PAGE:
Oculus: Virtual Reality Headsets for Everyone


Oculus, the virtual reality hardware company dedicated to creating a new market of consumer VR headsets, maintained a high profile at SXSW this year.  While the company already has Segway-level hype in the gaming industry (they won “Best of Show” at CES 2014,) Oculus is still relatively unknown to the general public. It was interesting to see the three distinct avenues through which the Oculus was getting visibility at the conference:


  1. Multiple Sessions on Virtual Reality and Oculus: A discussion on the future of Virtual Reality with EA CEO Andrew Wilson illustrated how much uncertainty still exists in the future of VR gaming.  Wilson mentioned that Virtual Reality would be an entirely new market, different from “lean back” gaming on a big-screen TV, “lean in” strategy and RPG games on PC, and “lean over” gaming on mobile devices. The Oculus headset isn’t compatible with any consoles at the moment, and even most PC games are far from “plug-and-play” requiring extensive modifications before they can be previewed in current headsets.  This opens up the potential of an entirely new market (i.e.: another app store) for these headsets.
  2. Oculus Rift Headsets used by Other Brands: The experience-marketing potential of these VR headsets can already be seen in action at multiple other vendor and brand booths at SXSW: HBO stole the show with an incredible “Game of Thrones” demo using the already released version of the Rift headset. Fans waited hours to don the headset, where a custom-developed demo immersed them in a dramatic landscape from the HBO Series, allowing visitors to ascend a 700 ft. wall and eventually knocking them backwards off of it in a vertigo-inducing finale.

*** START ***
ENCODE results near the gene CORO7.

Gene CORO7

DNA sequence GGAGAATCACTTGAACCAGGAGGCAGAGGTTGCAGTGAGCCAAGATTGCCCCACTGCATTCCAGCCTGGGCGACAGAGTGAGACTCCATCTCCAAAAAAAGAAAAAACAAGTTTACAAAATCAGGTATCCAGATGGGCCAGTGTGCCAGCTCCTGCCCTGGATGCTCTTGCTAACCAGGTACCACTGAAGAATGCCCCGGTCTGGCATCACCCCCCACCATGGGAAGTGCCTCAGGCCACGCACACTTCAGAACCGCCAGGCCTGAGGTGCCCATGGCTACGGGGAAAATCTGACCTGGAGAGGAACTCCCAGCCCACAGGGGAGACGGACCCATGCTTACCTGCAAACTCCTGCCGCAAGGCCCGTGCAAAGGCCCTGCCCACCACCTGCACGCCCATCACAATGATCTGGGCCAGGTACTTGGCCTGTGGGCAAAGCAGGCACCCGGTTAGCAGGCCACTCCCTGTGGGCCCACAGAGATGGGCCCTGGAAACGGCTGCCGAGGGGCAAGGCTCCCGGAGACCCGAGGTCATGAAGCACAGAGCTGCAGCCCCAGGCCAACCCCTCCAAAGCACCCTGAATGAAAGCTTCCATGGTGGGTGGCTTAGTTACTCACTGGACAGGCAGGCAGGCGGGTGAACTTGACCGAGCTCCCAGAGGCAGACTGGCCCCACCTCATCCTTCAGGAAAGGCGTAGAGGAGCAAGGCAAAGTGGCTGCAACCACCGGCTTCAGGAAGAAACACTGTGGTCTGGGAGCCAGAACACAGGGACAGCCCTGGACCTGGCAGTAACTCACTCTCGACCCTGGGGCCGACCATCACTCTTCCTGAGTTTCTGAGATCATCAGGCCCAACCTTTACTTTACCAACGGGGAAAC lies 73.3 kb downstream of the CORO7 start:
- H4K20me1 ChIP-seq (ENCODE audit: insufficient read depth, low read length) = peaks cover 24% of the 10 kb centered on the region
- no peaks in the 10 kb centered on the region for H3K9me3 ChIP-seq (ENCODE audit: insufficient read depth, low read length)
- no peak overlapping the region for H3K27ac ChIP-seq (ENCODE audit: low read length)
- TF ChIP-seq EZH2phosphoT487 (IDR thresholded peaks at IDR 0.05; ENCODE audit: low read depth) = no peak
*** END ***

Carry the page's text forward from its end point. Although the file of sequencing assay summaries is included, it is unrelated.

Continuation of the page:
3. Demo of unreleased prototype headset “Crystal Cove”: Oculus’ own promo-booth had seemingly endless waits for test-runs of their newest, unreleased prototype VR Headset: the Oculus Rift “Crystal Cove.” Braving the 2-3 hour wait with gamers and developers were healthcare grad students  (already using the current headset to treat PTSD and anxiety), experiential marketers, and even some NASA folks who are already using the headsets in robotics. The new headset addresses many of the problems people had with previous versions: much tighter and faster motion-tracking means that most dizziness and vertigo issues are gone, and two 1080 OLED screens makes for a much more immersive experience. Those who made it through the line got a 2 minute demo in a game, piloting a spaceship through an asteroid field. Needless to say, everyone emerged with a massive smile on their face.


Whether Oculus’ VR devices are the first in an entirely new consumer segment or a niche curiosity is still to be determined, but the incredible array of uses demonstrated at SXSW gives this company a lot of potential.